Then again, in Mexico,"The Man" is just so big and so powerful and so out-of-touch that there's really no fighting. Conversations with successful people and any number of newspaper articles just seem to throw in the towel when the conversation turns to enacting real change. After living here for years, I'm beginning to understand. Sometimes I almost get the feeling that I could be turned into a cynic here. The US still gives the illusion that ordinary people do have the power to change things. And, in some respects, I believe that is more than an illusion. For me, that's the real draw of the US.

9) Did you know your in-laws before moving? Has it been a big adjustment being closer to them?

I was well acquainted with my in-laws before moving here permanently. Two or three years after I met Mario, he finally took me to meet his parents (I was the first girl he took home). Meeting them helped me understand Mario so much better. He's still an odd, odd guy. But to see him with these people who molded him into the person he is, who love him more than the sun, moon, and stars (and, despite that, all agree that he has always been an odd duck) made me appreciate him so much more than I had up to that point.

They're wonderful, wonderful people, and when we lived within an hour or two of them, it would often be me that would suggest, "why don't we visit your family this weekend? I miss them!" Unfortunately, now that we live halfway between my family and his (or would, if it weren't for the Great State of Texas), we're no longer close to them, geographically.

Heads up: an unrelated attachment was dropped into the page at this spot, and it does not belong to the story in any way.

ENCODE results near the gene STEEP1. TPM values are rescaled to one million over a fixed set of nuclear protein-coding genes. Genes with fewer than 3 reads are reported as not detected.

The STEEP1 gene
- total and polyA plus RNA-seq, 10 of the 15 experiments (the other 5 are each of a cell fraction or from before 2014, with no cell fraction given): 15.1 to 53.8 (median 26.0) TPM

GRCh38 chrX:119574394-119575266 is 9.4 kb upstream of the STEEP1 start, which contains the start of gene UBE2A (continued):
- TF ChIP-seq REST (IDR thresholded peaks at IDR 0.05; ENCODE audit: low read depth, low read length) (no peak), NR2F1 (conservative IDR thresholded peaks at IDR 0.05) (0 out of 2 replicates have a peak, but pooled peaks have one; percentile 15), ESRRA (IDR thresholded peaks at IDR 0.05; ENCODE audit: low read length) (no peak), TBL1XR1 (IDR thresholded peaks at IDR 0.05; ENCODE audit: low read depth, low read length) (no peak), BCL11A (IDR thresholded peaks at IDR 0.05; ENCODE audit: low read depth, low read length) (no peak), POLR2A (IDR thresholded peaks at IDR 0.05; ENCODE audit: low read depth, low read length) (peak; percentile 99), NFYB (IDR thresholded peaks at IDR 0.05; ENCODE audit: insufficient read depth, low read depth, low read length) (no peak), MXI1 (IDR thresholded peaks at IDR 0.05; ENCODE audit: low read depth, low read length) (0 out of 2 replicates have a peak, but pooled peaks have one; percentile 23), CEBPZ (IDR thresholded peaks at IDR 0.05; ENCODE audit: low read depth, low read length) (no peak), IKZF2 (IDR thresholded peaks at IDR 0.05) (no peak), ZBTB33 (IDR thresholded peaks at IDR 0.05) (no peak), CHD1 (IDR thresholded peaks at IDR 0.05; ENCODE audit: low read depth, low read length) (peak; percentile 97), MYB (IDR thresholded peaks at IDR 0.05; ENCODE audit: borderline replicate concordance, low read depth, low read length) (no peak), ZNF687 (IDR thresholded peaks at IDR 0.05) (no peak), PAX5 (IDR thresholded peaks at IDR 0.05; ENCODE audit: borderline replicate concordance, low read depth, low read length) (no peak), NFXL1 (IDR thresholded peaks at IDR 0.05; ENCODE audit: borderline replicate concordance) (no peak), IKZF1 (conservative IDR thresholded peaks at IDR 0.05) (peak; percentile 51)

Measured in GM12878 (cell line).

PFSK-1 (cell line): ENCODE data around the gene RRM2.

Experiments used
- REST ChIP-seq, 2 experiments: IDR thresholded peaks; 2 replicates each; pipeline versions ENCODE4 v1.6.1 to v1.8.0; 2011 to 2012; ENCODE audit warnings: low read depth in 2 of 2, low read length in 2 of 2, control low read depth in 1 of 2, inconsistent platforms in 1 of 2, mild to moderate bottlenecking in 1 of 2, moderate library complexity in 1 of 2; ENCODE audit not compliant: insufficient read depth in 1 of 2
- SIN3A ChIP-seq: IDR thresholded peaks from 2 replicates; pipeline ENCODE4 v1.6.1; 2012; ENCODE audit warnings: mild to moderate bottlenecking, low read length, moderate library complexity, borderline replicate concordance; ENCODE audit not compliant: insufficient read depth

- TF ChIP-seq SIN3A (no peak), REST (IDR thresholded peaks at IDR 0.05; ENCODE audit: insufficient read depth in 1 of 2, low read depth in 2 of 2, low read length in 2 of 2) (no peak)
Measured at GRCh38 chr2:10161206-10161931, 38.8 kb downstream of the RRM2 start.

10) If you were to go back to the US next week, where is the first place you'd go after seeing friends/family?

The library! Oh, how I miss free, quality books in English (in, essentially, unlimited quantities). And now that I've got a kid old enough for story hour . . . ooo--how that dream teases me!

Then again, I'd love to visit a park. A park with a lot of trees, bordering flowing water (Foster Park, Metea Park--I'm not picky). Or I would walk the public trail behind my parents' house to the county park, complete with playground, at the end of the trail.

I guess I just need to commune with trees, whether alive or mashed into processed pulp. =P

2 comentarios :

Anónimo dijo...

I have a fear of phones as well. Family and friends, okay. But calling the doctors to make an appointment requires at least a half hour of getting myself ready to make the call. I am going to have a hard time on Thursday because I have to call the school when I land so they can get me at the Pachuca bus station. It will take a lot for me to call someone I have never met.

Lisa n Javi dijo...

Gracias for joining in. Wow 9 years in a long distance relationship. That is a very long time. Its funny that you mention you were the first girl he had ever brought home. The case was the same with me.